Landmarkism is a “logical system” of ecclesiology. It is a theology concerning the doctrine of the church in the same way Calvinism and Arminianism are logical systems of theology concerning salvation. I will give below what I believe to be the main points or basic substance of this ecclesiological system.
About six or seven years ago, I conducted a study to identify/count independent unaffiliated Baptist churches holding Landmark ecclesiology. To do so I had to develop criteria to identify such churches – what might be the essence of being “Landmark”. The three pillars of Landmarkism (A. C. Dayton, J. R. Graves and J. M. Pendleton) were not agreed in all points. For example, Graves held that New Testament use of the word “church/ekklesia” always meant a local congregation. Pendleton thought that in some cases it meant “the church in the aggregate.” I determined the best way to identify a “Landmarker” or church holding Landmark ecclesiology would be to identify the common characteristics of “self-identified” Landmark Baptists from their day to the present. From that I developed what I believed would be the minimum requirements (in combination) it would take to be a “Landmark Baptist church” or “Landmark Baptist”. All might not agree with my method or my conclusion, but I offer the results here for comment.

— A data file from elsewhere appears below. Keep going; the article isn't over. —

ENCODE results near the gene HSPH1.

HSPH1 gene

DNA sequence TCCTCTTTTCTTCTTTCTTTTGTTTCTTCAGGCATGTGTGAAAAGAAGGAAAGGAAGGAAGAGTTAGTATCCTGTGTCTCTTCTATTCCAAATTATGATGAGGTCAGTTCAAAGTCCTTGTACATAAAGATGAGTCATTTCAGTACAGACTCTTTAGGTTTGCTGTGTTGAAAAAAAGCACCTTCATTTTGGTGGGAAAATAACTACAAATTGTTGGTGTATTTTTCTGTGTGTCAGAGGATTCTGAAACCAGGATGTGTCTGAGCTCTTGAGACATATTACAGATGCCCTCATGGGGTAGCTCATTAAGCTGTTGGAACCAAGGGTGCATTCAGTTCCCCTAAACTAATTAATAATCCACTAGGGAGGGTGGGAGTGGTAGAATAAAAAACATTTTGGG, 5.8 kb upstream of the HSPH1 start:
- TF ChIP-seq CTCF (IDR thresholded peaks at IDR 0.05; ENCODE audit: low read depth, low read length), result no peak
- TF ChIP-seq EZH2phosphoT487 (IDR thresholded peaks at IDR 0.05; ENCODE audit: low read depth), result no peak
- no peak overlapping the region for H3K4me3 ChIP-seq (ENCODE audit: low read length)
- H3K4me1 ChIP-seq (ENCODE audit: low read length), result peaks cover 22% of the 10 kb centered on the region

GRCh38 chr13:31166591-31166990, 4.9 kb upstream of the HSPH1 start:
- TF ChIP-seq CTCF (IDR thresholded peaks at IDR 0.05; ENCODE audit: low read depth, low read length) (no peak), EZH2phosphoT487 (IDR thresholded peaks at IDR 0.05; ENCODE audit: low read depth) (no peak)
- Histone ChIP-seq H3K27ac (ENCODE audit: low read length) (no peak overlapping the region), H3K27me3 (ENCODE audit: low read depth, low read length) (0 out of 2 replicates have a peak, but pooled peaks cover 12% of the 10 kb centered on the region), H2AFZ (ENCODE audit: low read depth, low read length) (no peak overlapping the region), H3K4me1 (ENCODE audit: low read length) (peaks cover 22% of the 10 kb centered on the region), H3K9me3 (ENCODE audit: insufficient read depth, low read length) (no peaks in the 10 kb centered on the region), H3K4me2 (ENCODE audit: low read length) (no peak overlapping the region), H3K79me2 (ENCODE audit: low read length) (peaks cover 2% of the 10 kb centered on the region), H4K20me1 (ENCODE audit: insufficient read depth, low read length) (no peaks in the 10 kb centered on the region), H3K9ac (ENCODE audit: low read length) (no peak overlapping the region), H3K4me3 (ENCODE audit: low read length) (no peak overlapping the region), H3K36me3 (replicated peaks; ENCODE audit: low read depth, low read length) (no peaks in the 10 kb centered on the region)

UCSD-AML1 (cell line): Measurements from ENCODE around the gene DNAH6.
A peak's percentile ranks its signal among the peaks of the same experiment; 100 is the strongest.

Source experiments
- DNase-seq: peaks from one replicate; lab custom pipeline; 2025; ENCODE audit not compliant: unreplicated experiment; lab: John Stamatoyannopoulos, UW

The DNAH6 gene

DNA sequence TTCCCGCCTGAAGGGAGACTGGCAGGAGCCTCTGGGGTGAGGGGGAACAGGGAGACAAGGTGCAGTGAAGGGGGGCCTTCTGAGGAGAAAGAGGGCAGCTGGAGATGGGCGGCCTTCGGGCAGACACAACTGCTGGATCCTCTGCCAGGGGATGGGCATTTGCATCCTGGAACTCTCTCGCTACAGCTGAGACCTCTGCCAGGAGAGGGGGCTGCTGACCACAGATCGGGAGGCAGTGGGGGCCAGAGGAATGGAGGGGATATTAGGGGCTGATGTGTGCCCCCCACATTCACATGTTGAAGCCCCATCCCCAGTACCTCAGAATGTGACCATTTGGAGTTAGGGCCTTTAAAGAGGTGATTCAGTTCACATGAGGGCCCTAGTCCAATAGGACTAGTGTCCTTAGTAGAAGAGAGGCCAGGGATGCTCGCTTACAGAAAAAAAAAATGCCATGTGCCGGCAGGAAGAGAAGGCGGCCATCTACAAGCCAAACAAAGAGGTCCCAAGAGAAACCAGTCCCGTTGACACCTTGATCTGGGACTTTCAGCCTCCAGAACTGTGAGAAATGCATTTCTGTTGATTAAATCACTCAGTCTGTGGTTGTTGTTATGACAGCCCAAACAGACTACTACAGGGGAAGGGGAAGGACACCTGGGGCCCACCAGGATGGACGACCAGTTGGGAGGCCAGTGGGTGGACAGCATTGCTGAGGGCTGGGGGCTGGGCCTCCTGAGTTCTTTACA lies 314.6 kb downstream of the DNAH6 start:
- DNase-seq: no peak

1. The church is a local autonomous body authorized by Jesus Christ to evangelize, baptise, and teach His disciples.
2. Jesus organized His church during His personal ministry, promised its continued existence, and that church (generically) still exists today.
3. Baptism is the immersion of a believer in water by the authority of a local New Testament church; believers who have been immersed by other denominations must submit to baptism by an authorized administrator.
4. The Lord’s supper is restricted to baptised believers who are walking in orderly church capacity.
This ecclesiology is most often associated with Missionary Baptists, since the name and the systemization of it were associated with Dayton, Graves, Pendleton and others in the Southern Baptist Convention in the mid-1800s. Some who hold the above ecclesiology prefer not to be called Landmarkers. Among some Missionary Baptists it has never attained common usage, though they gladly own all four points listed above. It is debatable whether it is proper to use this term in reference in to others. Nevertheless, other Baptists hold a similar ecclesiology.